# Vertex Coordinates of Regular Hexadecachoron/16-cell/4-orthoplex?

What are the vertex coordinates of a regular Hexadecachoron?

I suspect it's just all 8 combinations of $$(0,0,0, \pm\frac{1}{\sqrt{2}})$$ but I'm not sure how to be sure for sure.

• Um. The Wikipedia Hexadecachoron article you linked to says "The eight vertices of the 16-cell are $(\pm 1, 0, 0, 0)$, $(0, \pm 1, 0, 0)$, $(0, 0, \pm 1, 0)$, $(0, 0, 0, \pm 1)$. All vertices are connected by edges except opposite pairs." It is centered at origin, so you can simply use any real constant $r$ instead of $1$. – Nominal Animal Jan 10 at 1:27
• @NominalAnimal yep. I failed at reading. – guest Jan 10 at 10:07
• No worries, it happens to all of us. Me fail English often. – Nominal Animal Jan 10 at 18:06

Just as the vertices of the 3D cross-polytope, the octahedron, are the 6 ones obtained as permutations of $$(0, 0, \pm\frac1{\sqrt2})$$, or the vertices of the 2D cross-polytope, the square, are the 4 ones obtained as permutations of $$(0, \pm\frac1{\sqrt2})$$.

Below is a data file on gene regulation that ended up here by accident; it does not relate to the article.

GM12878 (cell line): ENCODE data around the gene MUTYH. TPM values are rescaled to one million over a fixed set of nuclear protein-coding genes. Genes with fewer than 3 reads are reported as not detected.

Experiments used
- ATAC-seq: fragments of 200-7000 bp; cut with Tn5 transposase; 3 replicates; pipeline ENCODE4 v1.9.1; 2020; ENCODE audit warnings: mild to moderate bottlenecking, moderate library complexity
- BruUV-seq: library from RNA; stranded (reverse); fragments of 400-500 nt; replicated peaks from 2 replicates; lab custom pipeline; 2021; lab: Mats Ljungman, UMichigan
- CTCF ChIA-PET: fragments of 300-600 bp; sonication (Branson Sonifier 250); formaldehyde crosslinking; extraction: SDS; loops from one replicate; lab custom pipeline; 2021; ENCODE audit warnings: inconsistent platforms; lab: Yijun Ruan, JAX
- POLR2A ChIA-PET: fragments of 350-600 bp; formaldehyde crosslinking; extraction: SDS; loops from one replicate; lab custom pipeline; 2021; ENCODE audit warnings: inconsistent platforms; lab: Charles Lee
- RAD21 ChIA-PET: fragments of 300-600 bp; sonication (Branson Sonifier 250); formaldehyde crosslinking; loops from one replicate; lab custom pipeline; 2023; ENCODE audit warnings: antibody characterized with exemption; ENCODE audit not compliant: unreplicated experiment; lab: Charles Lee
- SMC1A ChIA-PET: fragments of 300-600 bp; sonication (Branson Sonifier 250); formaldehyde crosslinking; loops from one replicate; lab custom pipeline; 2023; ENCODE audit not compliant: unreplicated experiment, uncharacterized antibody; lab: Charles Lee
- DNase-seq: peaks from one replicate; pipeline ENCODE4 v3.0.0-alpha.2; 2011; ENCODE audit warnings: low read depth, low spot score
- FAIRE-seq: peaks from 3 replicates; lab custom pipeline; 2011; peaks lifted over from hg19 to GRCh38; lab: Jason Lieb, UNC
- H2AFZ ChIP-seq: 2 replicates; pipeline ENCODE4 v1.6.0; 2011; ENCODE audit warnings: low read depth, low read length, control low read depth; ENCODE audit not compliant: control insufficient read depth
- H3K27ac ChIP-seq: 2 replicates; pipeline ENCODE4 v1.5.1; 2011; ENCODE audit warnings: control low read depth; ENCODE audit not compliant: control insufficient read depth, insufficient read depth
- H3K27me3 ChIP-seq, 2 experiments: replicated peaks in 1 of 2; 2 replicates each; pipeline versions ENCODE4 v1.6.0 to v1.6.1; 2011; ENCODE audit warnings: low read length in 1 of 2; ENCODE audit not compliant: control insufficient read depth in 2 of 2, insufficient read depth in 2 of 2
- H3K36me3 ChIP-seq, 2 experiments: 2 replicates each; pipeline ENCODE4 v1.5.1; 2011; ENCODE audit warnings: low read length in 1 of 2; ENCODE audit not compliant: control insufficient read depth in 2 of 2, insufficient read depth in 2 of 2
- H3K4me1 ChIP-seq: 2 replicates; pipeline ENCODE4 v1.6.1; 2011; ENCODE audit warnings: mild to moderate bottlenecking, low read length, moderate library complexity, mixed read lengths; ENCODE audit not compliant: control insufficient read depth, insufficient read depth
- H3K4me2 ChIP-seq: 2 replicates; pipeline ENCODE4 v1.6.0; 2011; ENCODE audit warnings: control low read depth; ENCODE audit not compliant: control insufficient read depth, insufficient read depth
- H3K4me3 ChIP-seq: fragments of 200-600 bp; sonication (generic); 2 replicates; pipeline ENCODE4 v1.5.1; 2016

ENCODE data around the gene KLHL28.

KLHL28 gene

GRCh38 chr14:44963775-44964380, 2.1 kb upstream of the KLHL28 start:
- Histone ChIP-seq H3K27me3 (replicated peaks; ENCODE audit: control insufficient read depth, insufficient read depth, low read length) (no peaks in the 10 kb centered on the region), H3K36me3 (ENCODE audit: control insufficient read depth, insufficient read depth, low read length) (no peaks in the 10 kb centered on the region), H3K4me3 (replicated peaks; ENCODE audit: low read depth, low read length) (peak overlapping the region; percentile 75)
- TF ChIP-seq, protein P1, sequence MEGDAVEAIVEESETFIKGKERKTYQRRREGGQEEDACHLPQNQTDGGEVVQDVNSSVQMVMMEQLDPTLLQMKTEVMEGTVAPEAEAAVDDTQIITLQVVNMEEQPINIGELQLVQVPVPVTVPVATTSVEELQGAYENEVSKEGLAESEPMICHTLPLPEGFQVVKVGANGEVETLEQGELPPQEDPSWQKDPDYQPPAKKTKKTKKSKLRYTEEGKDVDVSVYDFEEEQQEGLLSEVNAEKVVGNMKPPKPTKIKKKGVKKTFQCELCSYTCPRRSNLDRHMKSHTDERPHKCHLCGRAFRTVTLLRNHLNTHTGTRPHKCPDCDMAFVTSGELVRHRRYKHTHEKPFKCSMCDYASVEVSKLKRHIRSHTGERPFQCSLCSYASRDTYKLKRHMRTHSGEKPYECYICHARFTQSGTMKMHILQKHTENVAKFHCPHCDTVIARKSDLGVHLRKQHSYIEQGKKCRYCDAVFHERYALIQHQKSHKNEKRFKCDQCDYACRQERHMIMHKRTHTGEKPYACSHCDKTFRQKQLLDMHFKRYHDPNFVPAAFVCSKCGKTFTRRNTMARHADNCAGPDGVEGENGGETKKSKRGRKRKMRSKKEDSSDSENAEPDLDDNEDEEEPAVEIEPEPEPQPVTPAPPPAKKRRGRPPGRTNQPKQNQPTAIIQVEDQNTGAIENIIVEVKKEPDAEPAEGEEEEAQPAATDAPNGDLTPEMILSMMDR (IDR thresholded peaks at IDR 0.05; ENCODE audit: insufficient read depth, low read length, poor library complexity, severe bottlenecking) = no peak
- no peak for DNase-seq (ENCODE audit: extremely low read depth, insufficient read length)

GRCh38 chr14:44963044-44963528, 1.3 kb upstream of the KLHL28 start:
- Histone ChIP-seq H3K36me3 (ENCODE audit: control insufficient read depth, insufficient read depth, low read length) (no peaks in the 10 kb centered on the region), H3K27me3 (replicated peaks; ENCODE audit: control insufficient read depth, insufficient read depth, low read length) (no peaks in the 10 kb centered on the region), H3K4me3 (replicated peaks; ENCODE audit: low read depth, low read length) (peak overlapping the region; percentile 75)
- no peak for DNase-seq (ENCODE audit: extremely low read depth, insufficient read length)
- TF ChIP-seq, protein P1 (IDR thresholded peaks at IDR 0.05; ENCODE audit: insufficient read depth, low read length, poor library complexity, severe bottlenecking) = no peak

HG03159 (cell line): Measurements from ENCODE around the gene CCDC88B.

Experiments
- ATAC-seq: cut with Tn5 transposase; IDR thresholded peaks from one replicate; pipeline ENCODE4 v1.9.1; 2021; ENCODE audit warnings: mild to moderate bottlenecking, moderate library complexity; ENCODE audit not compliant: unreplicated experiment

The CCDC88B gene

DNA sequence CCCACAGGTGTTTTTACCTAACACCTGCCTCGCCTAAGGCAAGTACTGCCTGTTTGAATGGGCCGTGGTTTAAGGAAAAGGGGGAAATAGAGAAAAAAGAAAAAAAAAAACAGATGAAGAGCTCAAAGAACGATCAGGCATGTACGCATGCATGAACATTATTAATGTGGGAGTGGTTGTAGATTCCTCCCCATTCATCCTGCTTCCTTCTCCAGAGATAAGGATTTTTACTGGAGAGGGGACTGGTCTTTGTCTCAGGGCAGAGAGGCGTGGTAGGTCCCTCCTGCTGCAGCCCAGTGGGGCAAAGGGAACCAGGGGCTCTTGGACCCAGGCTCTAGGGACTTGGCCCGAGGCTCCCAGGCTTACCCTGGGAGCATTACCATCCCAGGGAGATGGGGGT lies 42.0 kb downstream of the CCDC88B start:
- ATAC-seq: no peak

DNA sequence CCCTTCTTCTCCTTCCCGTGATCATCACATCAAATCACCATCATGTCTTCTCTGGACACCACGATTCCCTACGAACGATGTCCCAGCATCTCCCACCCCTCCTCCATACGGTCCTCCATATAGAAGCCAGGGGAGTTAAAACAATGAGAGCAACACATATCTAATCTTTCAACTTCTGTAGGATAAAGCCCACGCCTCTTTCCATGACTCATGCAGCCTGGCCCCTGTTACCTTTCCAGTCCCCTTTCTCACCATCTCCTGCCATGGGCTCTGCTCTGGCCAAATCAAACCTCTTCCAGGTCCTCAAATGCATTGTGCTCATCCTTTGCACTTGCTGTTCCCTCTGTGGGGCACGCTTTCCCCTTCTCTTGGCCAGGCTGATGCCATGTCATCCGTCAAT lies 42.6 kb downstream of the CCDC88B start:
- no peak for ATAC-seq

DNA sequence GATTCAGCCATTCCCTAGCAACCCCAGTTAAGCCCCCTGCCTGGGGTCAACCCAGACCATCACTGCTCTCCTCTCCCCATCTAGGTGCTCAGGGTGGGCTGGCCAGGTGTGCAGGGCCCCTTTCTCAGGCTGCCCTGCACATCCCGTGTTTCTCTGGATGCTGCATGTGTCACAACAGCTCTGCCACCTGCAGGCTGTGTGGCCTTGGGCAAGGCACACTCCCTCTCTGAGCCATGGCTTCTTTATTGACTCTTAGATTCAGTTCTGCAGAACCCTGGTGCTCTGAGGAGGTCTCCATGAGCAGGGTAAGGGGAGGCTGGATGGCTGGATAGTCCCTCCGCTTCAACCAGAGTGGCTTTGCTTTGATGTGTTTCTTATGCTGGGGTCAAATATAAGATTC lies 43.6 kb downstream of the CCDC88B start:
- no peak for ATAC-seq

In fact, the general cross-polytope is just defined to be the convex hull of all points on all Cartesian axes (both directions each), which are $$\frac1{\sqrt2}$$ off.
Just as the general hypersphere is defined by the set of points, which bow to $$||x||_2=\sqrt{\sum_i x_i^2}=const$$, so the surface of the general cross-polytope would follow to $$||x||_1=\sum_i |x_i|=const$$. Within your chosen scaling the latter constant happens to be dimension dependent, $$const(D)=\frac D{\sqrt2}$$. Thereby it is chosen such that the edge length of the thus constructed cross-polytope in any dimension would become unity. Btw. the surface of the general measure-polytope similarily would follow $$||x||_{\infty}=\max_i |x_i|=const$$.